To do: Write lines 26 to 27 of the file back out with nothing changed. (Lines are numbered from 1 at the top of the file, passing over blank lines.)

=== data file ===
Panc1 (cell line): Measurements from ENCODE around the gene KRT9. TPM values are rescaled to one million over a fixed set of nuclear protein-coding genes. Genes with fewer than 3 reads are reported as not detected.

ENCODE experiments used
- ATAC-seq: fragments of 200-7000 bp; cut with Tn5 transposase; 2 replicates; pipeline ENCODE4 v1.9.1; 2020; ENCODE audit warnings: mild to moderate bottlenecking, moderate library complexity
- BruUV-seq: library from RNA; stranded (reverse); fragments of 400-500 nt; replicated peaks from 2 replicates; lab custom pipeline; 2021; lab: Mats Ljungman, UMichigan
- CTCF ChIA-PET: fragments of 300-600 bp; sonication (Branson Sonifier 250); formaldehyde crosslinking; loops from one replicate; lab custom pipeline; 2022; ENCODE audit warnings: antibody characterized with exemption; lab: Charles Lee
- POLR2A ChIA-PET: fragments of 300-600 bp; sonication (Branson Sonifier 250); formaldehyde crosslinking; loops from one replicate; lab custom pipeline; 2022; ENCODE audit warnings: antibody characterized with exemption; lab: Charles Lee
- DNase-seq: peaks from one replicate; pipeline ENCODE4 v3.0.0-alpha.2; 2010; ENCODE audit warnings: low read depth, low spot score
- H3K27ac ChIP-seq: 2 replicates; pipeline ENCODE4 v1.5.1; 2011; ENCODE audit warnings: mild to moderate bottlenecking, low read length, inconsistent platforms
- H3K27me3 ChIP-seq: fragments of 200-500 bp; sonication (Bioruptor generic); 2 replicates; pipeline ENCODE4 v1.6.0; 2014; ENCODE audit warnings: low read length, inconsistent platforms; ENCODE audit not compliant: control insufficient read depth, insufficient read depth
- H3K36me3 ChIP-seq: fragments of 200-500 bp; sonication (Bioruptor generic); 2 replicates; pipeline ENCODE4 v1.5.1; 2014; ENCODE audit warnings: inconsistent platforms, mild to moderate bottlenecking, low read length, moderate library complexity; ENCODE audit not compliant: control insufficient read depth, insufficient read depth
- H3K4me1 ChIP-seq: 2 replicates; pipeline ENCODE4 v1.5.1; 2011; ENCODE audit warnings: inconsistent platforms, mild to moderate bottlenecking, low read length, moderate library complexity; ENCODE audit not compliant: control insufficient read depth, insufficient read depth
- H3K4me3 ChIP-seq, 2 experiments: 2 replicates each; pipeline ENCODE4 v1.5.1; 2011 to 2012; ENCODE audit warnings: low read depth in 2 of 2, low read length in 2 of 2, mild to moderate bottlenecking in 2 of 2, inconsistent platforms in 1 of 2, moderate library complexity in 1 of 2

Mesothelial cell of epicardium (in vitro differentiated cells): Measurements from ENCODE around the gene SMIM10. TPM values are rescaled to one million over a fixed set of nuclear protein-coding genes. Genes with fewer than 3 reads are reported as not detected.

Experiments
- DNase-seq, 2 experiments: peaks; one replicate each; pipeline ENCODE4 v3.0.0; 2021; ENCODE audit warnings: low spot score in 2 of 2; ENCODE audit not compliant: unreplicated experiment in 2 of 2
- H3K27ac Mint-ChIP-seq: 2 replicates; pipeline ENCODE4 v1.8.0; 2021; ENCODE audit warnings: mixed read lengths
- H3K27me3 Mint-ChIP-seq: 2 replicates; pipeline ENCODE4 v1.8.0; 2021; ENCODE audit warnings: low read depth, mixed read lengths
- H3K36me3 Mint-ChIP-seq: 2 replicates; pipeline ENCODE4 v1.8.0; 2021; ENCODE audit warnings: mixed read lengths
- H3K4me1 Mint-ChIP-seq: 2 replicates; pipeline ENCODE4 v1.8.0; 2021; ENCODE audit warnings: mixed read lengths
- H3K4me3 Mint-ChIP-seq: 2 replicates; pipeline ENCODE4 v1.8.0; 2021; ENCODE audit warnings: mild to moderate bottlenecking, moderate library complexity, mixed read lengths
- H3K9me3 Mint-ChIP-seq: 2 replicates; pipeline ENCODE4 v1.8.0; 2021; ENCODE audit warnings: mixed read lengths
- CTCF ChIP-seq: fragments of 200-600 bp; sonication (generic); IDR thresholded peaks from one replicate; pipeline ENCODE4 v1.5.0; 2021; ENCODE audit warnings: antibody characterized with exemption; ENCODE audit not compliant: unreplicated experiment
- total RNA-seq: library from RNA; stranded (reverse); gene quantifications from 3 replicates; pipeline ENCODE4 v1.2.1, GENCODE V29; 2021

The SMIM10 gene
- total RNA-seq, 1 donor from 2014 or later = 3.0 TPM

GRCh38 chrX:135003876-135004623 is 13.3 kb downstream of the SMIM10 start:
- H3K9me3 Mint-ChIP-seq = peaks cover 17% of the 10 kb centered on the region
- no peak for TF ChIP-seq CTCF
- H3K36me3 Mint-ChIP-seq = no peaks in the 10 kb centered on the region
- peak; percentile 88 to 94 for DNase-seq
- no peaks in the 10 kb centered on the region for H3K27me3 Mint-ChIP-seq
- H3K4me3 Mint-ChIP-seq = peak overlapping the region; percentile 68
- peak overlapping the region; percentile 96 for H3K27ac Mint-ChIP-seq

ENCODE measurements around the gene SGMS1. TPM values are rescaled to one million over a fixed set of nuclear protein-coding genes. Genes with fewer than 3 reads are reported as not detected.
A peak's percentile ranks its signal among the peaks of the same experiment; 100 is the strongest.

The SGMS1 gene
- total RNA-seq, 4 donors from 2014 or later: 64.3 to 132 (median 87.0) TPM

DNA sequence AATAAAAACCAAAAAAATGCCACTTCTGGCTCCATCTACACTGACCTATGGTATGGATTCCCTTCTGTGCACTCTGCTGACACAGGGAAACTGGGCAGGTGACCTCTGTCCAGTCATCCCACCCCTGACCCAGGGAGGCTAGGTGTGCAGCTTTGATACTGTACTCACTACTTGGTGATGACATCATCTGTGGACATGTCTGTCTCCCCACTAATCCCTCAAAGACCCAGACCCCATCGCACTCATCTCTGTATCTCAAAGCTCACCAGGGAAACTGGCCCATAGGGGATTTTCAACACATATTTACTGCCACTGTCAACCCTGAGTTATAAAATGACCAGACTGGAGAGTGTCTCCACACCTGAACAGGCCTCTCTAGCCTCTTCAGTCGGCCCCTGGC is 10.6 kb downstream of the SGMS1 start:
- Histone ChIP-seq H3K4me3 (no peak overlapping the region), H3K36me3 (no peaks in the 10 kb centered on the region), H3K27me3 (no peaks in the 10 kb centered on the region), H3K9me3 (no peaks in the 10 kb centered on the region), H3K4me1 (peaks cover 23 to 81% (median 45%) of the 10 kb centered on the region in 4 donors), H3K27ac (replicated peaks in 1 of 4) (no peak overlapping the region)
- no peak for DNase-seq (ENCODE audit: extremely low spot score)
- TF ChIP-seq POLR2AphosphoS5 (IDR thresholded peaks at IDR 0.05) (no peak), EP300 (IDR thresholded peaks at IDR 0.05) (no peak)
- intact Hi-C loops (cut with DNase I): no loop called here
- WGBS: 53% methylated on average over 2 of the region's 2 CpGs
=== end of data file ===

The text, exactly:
GRCh38 chrX:135003876-135004623 is 13.3 kb downstream of the SMIM10 start:
- H3K9me3 Mint-ChIP-seq = peaks cover 17% of the 10 kb centered on the region